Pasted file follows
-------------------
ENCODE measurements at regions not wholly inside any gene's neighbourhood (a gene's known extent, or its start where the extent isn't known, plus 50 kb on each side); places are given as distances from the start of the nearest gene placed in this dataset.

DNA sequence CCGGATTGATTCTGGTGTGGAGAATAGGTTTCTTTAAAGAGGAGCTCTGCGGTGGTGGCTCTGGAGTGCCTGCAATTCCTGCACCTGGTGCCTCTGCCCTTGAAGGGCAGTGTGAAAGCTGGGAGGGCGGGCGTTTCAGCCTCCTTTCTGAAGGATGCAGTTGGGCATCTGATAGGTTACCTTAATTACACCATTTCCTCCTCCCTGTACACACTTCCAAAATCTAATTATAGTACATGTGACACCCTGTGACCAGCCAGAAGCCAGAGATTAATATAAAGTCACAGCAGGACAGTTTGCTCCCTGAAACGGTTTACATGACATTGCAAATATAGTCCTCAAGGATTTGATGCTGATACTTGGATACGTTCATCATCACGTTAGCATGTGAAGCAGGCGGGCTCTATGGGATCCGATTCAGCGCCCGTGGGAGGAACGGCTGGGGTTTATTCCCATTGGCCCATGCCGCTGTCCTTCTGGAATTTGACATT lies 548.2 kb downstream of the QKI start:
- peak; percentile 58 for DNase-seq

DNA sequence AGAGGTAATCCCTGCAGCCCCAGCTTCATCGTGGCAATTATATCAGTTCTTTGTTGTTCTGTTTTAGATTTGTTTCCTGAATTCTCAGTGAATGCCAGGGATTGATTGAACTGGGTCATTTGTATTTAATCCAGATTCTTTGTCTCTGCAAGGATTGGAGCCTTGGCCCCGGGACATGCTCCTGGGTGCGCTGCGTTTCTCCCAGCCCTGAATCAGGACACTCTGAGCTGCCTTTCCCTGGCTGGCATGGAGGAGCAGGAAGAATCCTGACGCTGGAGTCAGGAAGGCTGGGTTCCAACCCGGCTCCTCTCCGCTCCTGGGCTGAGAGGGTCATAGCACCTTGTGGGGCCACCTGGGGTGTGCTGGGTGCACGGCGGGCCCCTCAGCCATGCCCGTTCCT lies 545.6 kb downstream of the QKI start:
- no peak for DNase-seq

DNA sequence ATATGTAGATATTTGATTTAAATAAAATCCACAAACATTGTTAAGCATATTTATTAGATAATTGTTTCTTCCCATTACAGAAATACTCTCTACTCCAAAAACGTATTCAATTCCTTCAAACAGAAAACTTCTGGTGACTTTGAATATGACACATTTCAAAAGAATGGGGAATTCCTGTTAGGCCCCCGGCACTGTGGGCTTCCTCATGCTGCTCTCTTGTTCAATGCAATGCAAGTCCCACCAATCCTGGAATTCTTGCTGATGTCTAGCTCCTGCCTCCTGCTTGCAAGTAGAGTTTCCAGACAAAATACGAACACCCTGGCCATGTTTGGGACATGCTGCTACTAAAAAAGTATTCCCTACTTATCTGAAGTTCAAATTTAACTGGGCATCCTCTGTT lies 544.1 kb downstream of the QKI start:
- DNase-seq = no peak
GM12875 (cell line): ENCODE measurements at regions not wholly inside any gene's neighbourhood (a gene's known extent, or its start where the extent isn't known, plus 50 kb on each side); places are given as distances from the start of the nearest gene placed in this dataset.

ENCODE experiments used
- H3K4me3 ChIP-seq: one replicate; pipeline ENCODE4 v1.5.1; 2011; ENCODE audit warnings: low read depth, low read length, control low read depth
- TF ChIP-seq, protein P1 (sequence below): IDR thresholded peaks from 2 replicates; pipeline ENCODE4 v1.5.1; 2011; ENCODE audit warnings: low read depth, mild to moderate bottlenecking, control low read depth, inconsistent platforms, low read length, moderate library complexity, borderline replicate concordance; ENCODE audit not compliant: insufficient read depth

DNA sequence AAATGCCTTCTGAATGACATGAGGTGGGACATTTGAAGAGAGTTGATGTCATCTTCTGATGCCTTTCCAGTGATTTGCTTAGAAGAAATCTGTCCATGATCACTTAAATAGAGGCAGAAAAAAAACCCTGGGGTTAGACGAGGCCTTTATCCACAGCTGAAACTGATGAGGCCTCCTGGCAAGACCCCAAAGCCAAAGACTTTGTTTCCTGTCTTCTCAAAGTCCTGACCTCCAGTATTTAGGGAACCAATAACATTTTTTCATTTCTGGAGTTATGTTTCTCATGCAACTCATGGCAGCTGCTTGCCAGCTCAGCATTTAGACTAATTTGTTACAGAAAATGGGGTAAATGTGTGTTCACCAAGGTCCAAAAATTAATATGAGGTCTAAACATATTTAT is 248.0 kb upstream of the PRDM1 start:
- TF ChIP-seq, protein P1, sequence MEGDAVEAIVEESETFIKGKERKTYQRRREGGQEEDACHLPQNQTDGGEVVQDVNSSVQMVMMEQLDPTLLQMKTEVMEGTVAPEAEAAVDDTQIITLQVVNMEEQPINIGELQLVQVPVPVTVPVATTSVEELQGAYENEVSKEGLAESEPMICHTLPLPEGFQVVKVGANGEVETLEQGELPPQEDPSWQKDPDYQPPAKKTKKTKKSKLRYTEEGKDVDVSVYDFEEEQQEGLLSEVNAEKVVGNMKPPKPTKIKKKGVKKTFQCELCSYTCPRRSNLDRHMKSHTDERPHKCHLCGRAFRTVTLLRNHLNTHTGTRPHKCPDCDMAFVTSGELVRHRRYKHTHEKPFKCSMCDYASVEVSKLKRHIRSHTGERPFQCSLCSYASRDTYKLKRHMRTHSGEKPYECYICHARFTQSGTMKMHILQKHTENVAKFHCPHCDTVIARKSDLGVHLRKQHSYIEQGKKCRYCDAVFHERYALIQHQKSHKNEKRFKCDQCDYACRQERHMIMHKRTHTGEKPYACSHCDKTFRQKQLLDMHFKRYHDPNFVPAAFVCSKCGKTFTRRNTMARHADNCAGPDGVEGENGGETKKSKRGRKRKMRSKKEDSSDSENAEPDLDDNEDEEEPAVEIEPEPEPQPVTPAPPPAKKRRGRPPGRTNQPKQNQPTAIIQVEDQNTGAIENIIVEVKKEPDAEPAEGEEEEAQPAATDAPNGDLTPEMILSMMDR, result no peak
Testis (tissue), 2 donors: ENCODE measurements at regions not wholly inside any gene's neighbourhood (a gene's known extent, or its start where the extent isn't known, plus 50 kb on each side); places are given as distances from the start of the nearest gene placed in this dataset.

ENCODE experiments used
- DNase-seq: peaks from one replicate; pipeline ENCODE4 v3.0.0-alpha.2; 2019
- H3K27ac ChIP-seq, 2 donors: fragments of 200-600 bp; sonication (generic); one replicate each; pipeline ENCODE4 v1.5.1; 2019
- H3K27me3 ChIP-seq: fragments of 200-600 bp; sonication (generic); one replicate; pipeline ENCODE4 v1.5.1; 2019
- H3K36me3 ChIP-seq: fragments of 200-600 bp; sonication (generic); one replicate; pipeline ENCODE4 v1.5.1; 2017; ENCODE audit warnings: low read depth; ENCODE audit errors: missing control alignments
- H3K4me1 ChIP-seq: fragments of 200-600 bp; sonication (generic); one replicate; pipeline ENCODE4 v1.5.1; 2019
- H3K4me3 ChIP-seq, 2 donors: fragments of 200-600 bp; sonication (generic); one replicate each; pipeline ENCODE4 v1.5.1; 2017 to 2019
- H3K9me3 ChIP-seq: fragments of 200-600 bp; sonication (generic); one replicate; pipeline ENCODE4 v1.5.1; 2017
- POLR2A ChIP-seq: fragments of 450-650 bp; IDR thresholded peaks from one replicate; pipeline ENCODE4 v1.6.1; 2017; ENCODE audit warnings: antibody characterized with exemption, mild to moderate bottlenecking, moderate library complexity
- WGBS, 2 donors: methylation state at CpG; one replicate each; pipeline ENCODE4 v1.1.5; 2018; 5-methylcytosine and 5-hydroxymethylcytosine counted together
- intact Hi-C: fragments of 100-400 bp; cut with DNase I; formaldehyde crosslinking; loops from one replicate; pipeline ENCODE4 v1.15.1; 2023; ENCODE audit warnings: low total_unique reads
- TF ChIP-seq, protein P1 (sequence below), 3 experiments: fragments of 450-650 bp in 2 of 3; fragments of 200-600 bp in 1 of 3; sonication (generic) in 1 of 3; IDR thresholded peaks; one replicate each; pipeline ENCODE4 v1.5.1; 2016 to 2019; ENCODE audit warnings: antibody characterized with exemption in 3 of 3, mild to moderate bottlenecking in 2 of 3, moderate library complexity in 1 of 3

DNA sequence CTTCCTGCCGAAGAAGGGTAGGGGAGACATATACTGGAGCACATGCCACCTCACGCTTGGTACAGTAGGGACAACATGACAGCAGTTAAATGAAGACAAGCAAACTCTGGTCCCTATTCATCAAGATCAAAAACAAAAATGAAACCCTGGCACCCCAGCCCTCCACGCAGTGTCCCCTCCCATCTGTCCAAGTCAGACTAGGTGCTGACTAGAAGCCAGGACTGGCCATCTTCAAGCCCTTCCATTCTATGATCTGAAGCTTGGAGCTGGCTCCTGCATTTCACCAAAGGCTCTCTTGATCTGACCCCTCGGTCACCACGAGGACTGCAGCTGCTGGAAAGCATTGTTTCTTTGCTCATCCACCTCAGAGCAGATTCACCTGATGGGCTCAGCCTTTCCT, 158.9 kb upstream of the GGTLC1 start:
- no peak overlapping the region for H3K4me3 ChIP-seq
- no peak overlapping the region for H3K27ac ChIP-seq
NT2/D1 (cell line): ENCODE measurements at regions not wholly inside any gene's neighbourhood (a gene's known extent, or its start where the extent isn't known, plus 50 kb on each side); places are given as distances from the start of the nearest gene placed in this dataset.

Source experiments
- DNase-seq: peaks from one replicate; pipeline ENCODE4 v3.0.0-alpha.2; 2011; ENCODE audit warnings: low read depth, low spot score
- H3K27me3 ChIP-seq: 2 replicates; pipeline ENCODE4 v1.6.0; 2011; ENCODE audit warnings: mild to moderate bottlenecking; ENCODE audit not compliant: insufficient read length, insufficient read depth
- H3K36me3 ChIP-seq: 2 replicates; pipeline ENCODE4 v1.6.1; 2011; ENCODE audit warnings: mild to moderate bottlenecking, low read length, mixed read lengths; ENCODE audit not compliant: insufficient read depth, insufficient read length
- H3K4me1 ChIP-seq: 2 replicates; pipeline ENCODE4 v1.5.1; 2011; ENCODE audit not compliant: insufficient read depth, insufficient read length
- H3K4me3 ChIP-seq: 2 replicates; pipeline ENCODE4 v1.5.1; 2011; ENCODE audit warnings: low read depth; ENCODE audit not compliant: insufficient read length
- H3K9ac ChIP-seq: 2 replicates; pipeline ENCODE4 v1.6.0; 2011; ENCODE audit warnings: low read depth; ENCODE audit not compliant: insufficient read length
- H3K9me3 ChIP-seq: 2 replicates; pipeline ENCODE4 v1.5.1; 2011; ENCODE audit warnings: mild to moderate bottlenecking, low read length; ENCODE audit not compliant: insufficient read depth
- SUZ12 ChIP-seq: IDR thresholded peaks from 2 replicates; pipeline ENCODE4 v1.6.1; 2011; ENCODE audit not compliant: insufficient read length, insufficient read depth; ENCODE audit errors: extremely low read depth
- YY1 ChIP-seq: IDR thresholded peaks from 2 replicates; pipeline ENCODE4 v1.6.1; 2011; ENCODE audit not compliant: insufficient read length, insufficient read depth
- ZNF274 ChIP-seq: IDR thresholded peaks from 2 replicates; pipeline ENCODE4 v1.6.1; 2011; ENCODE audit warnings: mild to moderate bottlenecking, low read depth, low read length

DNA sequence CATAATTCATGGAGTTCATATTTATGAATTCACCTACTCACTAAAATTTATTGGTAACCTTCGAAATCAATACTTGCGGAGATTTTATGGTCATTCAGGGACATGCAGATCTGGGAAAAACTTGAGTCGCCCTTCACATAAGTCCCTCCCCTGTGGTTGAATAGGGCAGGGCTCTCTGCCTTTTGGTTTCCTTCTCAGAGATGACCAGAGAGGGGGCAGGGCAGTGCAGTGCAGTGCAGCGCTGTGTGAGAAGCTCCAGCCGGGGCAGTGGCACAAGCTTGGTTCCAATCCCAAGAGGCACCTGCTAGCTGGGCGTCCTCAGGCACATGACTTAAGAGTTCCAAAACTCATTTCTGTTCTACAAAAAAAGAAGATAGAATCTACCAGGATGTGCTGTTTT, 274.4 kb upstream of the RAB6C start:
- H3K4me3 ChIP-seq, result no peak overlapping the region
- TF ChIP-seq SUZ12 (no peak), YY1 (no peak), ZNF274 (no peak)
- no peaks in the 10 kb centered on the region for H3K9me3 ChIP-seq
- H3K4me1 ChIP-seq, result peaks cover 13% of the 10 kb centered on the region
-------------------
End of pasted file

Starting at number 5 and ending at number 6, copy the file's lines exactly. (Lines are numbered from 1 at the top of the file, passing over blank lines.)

- no peak for DNase-seq

DNA sequence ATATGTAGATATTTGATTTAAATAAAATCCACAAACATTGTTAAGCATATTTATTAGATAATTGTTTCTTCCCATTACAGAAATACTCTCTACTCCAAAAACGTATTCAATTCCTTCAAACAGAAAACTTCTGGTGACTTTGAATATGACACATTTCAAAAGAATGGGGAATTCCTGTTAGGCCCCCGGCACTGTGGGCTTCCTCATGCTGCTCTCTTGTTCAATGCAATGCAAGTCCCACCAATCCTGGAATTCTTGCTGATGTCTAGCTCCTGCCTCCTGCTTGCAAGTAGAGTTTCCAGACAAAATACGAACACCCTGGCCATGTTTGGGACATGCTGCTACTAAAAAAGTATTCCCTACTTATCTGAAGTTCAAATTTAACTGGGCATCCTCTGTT lies 544.1 kb downstream of the QKI start: